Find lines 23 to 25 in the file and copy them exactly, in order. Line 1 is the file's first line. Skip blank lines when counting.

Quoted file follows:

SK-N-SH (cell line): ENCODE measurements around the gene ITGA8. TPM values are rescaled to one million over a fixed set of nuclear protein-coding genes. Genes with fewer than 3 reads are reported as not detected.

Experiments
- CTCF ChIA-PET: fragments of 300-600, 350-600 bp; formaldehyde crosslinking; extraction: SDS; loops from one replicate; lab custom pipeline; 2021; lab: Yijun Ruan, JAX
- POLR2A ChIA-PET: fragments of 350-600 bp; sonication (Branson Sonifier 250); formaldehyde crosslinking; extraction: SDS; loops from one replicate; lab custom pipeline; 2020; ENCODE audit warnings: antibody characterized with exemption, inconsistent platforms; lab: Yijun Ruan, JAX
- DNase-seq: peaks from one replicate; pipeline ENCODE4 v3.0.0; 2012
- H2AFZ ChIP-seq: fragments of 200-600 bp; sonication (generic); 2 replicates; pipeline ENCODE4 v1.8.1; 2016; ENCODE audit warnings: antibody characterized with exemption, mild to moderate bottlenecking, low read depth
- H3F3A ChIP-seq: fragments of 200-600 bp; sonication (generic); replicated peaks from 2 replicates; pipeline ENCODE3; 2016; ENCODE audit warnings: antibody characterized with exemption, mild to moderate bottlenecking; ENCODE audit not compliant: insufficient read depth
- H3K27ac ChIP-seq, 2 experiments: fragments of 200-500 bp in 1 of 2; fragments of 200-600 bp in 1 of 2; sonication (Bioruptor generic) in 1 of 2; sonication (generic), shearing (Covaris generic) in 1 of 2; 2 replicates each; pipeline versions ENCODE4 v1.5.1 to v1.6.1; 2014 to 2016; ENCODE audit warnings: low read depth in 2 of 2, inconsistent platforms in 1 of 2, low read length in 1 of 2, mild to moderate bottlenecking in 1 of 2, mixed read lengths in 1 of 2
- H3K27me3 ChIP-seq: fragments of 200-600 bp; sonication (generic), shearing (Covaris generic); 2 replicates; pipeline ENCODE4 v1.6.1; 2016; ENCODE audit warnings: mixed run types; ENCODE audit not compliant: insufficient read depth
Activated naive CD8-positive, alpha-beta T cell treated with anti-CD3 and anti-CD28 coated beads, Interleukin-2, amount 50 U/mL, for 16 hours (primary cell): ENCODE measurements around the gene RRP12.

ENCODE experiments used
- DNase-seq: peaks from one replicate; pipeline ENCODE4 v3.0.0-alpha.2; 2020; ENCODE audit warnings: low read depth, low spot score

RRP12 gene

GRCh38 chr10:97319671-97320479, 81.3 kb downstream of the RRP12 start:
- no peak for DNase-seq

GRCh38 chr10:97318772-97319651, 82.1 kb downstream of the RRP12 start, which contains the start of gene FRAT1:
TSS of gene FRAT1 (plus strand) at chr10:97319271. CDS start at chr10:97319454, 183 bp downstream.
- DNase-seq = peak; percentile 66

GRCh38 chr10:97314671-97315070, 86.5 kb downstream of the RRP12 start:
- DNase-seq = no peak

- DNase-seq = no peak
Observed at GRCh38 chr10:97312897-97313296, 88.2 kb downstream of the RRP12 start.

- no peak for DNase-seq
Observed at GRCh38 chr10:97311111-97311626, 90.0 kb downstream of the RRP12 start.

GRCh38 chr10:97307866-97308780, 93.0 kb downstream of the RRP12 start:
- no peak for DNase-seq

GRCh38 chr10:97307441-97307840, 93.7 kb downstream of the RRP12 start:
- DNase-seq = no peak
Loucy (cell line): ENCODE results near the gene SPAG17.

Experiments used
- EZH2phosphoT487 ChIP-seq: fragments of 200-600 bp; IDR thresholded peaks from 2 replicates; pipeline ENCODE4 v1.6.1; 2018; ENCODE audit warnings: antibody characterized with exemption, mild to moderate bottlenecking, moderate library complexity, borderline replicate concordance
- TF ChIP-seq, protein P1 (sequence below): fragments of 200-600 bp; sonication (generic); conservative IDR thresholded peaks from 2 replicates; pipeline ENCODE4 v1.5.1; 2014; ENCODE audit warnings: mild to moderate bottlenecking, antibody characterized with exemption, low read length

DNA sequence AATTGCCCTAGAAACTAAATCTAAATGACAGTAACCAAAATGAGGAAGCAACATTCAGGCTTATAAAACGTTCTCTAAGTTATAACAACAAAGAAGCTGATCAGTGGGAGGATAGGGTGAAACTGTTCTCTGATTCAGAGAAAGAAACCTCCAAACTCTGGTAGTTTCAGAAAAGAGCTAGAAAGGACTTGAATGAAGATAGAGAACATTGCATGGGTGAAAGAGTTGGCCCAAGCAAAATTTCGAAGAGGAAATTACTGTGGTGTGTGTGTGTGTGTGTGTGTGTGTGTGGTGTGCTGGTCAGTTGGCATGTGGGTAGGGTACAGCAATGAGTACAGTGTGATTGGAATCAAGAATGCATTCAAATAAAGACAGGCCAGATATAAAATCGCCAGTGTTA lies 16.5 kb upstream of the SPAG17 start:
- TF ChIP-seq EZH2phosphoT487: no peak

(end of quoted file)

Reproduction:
- no peak for DNase-seq
Observed at GRCh38 chr10:97311111-97311626, 90.0 kb downstream of the RRP12 start.

GRCh38 chr10:97307866-97308780, 93.0 kb downstream of the RRP12 start: